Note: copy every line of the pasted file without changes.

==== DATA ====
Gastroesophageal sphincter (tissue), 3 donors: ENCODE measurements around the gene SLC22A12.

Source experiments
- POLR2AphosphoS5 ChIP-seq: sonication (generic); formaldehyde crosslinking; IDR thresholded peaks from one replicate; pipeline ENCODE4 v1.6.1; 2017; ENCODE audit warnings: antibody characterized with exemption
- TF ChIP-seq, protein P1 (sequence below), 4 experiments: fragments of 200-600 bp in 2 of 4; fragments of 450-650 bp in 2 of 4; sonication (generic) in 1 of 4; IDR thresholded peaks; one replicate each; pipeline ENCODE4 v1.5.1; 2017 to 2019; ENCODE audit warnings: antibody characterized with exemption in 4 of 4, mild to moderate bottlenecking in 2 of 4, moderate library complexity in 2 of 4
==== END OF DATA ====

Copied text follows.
Gastroesophageal sphincter (tissue), 3 donors: ENCODE measurements around the gene SLC22A12.

Source experiments
- POLR2AphosphoS5 ChIP-seq: sonication (generic); formaldehyde crosslinking; IDR thresholded peaks from one replicate; pipeline ENCODE4 v1.6.1; 2017; ENCODE audit warnings: antibody characterized with exemption
- TF ChIP-seq, protein P1 (sequence below), 4 experiments: fragments of 200-600 bp in 2 of 4; fragments of 450-650 bp in 2 of 4; sonication (generic) in 1 of 4; IDR thresholded peaks; one replicate each; pipeline ENCODE4 v1.5.1; 2017 to 2019; ENCODE audit warnings: antibody characterized with exemption in 4 of 4, mild to moderate bottlenecking in 2 of 4, moderate library complexity in 2 of 4